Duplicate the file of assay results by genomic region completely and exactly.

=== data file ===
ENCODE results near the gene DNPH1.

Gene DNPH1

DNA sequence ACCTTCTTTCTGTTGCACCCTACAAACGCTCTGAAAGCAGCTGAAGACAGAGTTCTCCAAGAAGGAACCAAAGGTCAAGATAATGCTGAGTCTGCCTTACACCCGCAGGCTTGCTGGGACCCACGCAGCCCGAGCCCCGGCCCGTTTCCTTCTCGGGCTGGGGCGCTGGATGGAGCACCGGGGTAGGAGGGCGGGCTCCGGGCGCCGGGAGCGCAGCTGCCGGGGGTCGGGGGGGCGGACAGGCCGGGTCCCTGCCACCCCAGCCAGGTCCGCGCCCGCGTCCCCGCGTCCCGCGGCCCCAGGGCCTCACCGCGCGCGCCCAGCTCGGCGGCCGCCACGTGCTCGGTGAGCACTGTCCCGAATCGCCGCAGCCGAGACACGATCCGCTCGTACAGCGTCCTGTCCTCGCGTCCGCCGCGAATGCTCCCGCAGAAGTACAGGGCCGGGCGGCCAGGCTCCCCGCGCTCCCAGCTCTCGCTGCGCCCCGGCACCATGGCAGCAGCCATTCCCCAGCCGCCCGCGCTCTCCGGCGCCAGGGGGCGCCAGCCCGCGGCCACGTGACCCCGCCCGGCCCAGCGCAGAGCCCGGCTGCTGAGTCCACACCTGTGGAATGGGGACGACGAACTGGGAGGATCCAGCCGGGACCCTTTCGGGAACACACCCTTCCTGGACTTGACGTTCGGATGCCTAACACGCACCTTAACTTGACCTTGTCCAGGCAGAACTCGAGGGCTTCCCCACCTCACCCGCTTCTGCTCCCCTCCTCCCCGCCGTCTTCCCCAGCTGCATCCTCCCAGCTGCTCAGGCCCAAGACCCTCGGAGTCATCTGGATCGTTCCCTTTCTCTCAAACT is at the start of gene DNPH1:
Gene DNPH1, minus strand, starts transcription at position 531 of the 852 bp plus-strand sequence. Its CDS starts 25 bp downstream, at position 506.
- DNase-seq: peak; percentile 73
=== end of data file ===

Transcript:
ENCODE results near the gene DNPH1.

Gene DNPH1

DNA sequence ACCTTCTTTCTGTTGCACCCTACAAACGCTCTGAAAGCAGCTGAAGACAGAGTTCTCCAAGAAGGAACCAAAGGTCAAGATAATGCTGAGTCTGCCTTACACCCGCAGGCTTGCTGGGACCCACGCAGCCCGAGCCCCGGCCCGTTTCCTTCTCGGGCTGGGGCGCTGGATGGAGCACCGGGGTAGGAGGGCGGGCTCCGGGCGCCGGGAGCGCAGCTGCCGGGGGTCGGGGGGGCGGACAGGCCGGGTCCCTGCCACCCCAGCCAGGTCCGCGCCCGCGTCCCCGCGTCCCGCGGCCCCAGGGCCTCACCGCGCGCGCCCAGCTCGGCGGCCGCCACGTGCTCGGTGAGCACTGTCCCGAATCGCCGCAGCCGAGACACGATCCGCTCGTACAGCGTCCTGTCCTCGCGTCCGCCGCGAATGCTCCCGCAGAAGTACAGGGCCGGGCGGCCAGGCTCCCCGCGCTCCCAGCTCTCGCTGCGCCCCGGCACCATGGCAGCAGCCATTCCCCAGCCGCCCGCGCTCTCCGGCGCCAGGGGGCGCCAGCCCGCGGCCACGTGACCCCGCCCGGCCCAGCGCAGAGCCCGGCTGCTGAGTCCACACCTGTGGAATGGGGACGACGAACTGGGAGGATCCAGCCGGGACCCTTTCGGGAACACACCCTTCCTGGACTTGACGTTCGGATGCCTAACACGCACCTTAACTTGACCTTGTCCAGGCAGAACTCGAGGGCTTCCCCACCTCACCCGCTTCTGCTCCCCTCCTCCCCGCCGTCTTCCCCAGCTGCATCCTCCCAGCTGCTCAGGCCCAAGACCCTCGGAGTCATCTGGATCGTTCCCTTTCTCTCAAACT is at the start of gene DNPH1:
Gene DNPH1, minus strand, starts transcription at position 531 of the 852 bp plus-strand sequence. Its CDS starts 25 bp downstream, at position 506.
- DNase-seq: peak; percentile 73